Authentication Support

Authentication in COOPR Server is carried out using Authentication Server - the authentication server integrates with different authentication backends (LDAP, JASPI plugins) using a plugin API. Clients must first authenticate with the authentication server through this configured backend. Once authenticated, clients are issued an access token representing their identity.

Enabling Security

To enable security in COOPR Server, add these properties to coopr-site.xml:

Property Value Default
security.enabled true false
security.auth.server.address <hostname> localhost
security.auth.server.bind.port <port> 55059

Configuring SSL for the Authentication Server

To configure the granting of AccessTokens via SSL, add these properties to coopr-security.xml:

Property Default Value Description
security.auth.server.ssl.keystore.path None Keystore file location. The file should be owned and readable only by the COOPR user
security.auth.server.ssl.keystore.password None Keystore password
security.auth.server.ssl.keystore.keypassword None Keystore key password
security.auth.server.ssl.keystore.type JKS Keystore file type

Configuring Authentication Mechanisms

COOPR provides several ways to authenticate a user’s identity.

Basic Authentication

The simplest way to identity a user is to authenticate against a realm file. To configure basic authentication add the following properties to coopr-site.xml:

Property Value
security.authentication.handlerClassName co.cask.cdap.security.server.BasicAuthenticationHandler
security.authentication.basic.realmfile <path>

The realm file is of the following format:

username: password[,rolename ...]

Note that it is not advisable to use this method of authentication. In production, we recommend using any of the other methods described below.

LDAP Authentication

You can configure COOPR to authenticate against an LDAP instance by adding these properties to coopr-site.xml:

Property Value
security.authentication.handlerClassName co.cask.cdap.security.server.LDAPAuthenticationHandler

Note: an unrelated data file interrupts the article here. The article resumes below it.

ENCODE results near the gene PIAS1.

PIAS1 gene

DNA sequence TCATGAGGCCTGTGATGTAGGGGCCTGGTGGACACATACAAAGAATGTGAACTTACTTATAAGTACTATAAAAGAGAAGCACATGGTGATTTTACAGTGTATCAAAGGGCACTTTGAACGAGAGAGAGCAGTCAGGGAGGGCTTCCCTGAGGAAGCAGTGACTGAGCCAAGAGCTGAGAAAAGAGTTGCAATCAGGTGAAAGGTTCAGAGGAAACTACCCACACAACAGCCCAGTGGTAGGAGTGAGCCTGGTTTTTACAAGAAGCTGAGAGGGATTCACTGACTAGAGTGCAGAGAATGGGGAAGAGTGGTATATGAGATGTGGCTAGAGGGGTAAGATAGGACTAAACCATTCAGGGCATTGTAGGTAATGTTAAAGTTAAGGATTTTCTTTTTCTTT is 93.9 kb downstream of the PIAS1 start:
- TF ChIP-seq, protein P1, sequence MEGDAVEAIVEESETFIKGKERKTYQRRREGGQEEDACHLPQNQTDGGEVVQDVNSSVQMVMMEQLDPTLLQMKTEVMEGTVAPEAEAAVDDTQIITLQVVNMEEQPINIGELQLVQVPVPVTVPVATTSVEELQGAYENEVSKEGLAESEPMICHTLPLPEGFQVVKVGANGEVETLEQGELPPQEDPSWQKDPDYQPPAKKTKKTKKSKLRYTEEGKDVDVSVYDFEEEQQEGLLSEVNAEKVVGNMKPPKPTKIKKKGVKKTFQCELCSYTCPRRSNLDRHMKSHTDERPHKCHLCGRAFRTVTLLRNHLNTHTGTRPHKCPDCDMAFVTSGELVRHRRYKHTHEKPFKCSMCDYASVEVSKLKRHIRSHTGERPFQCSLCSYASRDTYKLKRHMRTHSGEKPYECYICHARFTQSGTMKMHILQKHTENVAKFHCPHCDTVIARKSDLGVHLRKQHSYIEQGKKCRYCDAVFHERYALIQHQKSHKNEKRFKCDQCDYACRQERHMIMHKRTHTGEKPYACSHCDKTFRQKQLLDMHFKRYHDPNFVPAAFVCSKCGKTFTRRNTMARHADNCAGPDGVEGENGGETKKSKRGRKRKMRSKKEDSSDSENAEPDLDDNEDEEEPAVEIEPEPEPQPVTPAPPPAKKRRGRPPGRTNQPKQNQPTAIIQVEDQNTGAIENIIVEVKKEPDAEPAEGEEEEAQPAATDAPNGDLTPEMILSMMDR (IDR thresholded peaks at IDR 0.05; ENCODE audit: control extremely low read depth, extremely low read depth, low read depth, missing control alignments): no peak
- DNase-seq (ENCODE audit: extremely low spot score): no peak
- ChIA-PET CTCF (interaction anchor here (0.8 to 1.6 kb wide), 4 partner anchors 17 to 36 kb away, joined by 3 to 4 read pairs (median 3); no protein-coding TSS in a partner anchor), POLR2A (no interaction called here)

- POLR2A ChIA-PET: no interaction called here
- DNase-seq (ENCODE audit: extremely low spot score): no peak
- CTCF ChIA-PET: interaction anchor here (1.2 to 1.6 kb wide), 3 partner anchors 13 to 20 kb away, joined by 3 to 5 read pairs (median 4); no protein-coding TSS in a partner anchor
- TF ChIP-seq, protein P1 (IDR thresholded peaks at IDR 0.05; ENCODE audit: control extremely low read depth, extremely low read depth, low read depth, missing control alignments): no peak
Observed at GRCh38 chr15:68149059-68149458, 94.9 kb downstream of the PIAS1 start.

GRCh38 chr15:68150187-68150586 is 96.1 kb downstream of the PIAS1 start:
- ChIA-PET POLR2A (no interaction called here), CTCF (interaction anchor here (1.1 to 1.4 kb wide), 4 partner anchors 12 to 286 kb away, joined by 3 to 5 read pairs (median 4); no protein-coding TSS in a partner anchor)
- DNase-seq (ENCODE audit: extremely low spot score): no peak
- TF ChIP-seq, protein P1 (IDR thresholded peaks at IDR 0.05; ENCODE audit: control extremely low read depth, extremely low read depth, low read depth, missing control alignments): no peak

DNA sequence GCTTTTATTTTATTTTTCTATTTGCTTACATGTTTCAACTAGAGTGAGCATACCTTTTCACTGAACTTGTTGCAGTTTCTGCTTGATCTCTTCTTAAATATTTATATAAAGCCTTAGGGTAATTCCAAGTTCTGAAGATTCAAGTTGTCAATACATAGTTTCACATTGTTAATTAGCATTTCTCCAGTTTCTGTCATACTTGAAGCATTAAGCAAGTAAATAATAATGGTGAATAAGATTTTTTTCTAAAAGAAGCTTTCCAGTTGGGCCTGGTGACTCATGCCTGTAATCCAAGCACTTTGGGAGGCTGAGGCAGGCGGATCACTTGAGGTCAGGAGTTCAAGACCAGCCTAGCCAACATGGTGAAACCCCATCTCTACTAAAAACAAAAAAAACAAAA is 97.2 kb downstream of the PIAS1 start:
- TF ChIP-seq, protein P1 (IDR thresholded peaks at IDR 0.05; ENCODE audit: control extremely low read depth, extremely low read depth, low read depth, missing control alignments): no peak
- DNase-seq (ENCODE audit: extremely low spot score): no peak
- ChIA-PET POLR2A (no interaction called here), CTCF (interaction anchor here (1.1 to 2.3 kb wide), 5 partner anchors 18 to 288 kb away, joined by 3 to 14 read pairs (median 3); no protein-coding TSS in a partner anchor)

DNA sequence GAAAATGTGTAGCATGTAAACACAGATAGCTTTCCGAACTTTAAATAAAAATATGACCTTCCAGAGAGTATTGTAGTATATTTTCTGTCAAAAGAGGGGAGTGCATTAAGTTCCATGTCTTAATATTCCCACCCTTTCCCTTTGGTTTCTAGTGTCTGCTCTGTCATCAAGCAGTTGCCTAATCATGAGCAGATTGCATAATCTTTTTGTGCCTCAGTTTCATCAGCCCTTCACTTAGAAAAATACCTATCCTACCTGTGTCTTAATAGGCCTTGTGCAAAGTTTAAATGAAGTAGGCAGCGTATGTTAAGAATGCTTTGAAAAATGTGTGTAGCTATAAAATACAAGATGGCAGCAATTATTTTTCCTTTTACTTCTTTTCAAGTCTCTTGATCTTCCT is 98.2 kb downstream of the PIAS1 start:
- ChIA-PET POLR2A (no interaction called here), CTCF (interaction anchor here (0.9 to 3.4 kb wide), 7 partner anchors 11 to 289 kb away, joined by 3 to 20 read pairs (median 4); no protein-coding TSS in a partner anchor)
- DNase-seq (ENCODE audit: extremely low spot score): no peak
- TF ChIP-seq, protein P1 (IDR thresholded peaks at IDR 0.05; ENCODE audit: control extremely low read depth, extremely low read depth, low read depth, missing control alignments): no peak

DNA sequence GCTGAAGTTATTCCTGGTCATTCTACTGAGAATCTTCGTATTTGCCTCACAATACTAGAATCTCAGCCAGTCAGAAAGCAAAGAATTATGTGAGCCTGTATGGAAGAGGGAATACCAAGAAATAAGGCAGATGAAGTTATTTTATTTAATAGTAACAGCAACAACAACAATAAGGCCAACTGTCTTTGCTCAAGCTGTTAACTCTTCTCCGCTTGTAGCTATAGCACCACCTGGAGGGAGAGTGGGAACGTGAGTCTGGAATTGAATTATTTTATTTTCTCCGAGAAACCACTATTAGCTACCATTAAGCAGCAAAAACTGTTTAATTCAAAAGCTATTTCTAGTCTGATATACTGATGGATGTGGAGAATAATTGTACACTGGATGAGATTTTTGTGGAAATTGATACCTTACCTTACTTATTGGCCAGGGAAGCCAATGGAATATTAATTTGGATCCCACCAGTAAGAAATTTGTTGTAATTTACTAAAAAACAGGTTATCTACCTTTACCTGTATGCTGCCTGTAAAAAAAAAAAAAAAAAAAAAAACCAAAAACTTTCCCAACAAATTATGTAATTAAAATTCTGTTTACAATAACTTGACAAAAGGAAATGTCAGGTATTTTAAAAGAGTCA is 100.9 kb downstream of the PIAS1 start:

security.authentication.loginmodule.className org.eclipse.jetty.plus.jaas.spi.LdapLoginModule
security.authentication.handler.debug true/false
security.authentication.handler.hostname <hostname>
security.authentication.handler.port <port>
security.authentication.handler.userBaseDn <userBaseDn>
security.authentication.handler.userRdnAttribute <userRdnAttribute>
security.authentication.handler.userObjectClass <userObjectClass>

In addition, you may also configure these optional properties:

Property Value
security.authentication.handler.bindDn <bindDn>
security.authentication.handler.bindPassword <bindPassword>
security.authentication.handler.userIdAttribute <userIdAttribute>
security.authentication.handler.userPasswordAttribute <userPasswordAttribute>
security.authentication.handler.roleBaseDn <roleBaseDn>
security.authentication.handler.roleNameAttribute <roleNameAttribute>
security.authentication.handler.roleMemberAttribute <roleMemberAttribute>
security.authentication.handler.roleObjectClass <roleObjectClass>

Java Authentication Service Provider Interface (JASPI) Authentication

To authenticate a user using JASPI add the following properties to coopr-site.xml:

Property Value
security.authentication.handlerClassName co.cask.cdap.security.server.JASPIAuthenticationHandler
security.authentication.loginmodule.className <custom-login-module>